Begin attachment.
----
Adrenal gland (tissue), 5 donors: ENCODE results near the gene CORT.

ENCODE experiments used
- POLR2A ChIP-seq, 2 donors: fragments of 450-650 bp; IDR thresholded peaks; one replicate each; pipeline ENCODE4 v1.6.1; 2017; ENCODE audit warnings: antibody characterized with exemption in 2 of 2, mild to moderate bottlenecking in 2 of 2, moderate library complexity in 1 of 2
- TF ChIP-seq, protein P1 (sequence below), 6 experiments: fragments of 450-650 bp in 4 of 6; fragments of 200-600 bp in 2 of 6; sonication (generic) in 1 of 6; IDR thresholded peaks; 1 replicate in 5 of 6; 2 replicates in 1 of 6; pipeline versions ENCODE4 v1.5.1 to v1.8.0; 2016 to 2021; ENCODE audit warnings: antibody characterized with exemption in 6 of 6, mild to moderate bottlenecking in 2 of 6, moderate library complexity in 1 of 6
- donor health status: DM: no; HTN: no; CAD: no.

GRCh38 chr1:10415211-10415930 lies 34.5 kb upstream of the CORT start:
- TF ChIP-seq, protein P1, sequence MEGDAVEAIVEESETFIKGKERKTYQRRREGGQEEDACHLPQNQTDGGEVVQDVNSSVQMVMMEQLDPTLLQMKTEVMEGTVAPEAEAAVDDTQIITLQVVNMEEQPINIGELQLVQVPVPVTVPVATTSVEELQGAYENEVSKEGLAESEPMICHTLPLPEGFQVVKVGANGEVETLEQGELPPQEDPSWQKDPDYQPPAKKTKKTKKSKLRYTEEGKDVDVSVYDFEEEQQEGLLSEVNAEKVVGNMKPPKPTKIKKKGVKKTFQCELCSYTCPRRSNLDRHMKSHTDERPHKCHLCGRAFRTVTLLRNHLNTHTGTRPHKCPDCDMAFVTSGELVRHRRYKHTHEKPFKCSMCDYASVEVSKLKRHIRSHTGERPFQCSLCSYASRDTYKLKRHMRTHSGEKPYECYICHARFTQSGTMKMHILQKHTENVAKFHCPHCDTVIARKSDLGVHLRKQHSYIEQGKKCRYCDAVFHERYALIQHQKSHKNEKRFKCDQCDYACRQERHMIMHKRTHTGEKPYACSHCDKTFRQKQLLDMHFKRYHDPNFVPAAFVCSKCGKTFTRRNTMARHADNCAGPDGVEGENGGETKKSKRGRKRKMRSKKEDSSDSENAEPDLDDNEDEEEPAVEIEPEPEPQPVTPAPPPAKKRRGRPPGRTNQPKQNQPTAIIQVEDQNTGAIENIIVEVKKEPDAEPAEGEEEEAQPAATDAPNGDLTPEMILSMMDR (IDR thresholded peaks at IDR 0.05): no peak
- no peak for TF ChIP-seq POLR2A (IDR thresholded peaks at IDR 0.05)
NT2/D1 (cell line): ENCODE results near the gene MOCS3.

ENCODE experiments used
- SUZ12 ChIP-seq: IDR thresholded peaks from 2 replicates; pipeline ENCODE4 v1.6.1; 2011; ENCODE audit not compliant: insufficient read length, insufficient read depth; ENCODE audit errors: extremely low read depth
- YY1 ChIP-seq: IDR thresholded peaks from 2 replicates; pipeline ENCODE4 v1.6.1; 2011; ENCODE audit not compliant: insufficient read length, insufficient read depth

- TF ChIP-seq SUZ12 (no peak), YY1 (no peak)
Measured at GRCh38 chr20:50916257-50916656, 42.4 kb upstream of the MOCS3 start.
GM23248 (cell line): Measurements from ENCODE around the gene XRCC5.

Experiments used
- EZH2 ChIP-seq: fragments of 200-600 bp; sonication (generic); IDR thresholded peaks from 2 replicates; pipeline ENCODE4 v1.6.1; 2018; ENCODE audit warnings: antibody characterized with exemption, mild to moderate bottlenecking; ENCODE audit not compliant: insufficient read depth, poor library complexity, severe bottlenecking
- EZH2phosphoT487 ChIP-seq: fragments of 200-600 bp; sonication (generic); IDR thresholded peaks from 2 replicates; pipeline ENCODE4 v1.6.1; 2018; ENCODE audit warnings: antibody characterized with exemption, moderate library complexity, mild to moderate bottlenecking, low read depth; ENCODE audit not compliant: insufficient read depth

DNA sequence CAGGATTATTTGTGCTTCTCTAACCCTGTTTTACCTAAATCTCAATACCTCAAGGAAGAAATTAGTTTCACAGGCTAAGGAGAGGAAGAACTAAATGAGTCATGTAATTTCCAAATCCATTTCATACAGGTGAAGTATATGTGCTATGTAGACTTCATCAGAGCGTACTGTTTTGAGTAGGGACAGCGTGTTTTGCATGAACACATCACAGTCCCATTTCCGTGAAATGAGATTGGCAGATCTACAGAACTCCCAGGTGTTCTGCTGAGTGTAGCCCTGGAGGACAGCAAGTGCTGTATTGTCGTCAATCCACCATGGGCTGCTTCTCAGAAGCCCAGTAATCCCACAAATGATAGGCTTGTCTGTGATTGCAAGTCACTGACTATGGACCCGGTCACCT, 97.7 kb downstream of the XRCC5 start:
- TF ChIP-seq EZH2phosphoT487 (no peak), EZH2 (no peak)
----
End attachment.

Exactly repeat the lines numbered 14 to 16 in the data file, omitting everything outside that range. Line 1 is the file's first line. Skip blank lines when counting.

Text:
Measured at GRCh38 chr20:50916257-50916656, 42.4 kb upstream of the MOCS3 start.
GM23248 (cell line): Measurements from ENCODE around the gene XRCC5.

Experiments used